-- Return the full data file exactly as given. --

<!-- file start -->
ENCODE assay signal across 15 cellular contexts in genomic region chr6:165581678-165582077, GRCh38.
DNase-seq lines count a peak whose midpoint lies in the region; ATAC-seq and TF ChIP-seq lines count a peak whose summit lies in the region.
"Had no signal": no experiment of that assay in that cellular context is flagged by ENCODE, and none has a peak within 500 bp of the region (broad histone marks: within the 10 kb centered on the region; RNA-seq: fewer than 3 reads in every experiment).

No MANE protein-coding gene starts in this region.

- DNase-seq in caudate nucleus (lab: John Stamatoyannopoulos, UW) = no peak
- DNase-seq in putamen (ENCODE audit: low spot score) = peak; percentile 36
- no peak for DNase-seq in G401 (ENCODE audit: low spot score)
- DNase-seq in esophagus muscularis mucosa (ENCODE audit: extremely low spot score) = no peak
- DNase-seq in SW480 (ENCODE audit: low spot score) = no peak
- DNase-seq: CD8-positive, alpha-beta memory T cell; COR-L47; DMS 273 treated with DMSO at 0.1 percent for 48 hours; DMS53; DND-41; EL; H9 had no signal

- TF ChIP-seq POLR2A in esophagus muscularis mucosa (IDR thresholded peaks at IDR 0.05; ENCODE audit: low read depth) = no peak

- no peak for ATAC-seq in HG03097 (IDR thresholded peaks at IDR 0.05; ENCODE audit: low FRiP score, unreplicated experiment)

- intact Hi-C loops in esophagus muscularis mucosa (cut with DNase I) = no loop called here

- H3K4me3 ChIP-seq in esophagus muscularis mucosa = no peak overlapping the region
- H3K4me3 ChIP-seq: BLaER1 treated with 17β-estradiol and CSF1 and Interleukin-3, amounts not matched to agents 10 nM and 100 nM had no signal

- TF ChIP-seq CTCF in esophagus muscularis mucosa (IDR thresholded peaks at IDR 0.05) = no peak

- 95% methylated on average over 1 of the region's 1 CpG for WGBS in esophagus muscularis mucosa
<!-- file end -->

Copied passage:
ENCODE assay signal across 15 cellular contexts in genomic region chr6:165581678-165582077, GRCh38.
DNase-seq lines count a peak whose midpoint lies in the region; ATAC-seq and TF ChIP-seq lines count a peak whose summit lies in the region.
"Had no signal": no experiment of that assay in that cellular context is flagged by ENCODE, and none has a peak within 500 bp of the region (broad histone marks: within the 10 kb centered on the region; RNA-seq: fewer than 3 reads in every experiment).

No MANE protein-coding gene starts in this region.

- DNase-seq in caudate nucleus (lab: John Stamatoyannopoulos, UW) = no peak
- DNase-seq in putamen (ENCODE audit: low spot score) = peak; percentile 36
- no peak for DNase-seq in G401 (ENCODE audit: low spot score)
- DNase-seq in esophagus muscularis mucosa (ENCODE audit: extremely low spot score) = no peak
- DNase-seq in SW480 (ENCODE audit: low spot score) = no peak
- DNase-seq: CD8-positive, alpha-beta memory T cell; COR-L47; DMS 273 treated with DMSO at 0.1 percent for 48 hours; DMS53; DND-41; EL; H9 had no signal

- TF ChIP-seq POLR2A in esophagus muscularis mucosa (IDR thresholded peaks at IDR 0.05; ENCODE audit: low read depth) = no peak

- no peak for ATAC-seq in HG03097 (IDR thresholded peaks at IDR 0.05; ENCODE audit: low FRiP score, unreplicated experiment)

- intact Hi-C loops in esophagus muscularis mucosa (cut with DNase I) = no loop called here

- H3K4me3 ChIP-seq in esophagus muscularis mucosa = no peak overlapping the region
- H3K4me3 ChIP-seq: BLaER1 treated with 17β-estradiol and CSF1 and Interleukin-3, amounts not matched to agents 10 nM and 100 nM had no signal

- TF ChIP-seq CTCF in esophagus muscularis mucosa (IDR thresholded peaks at IDR 0.05) = no peak

- 95% methylated on average over 1 of the region's 1 CpG for WGBS in esophagus muscularis mucosa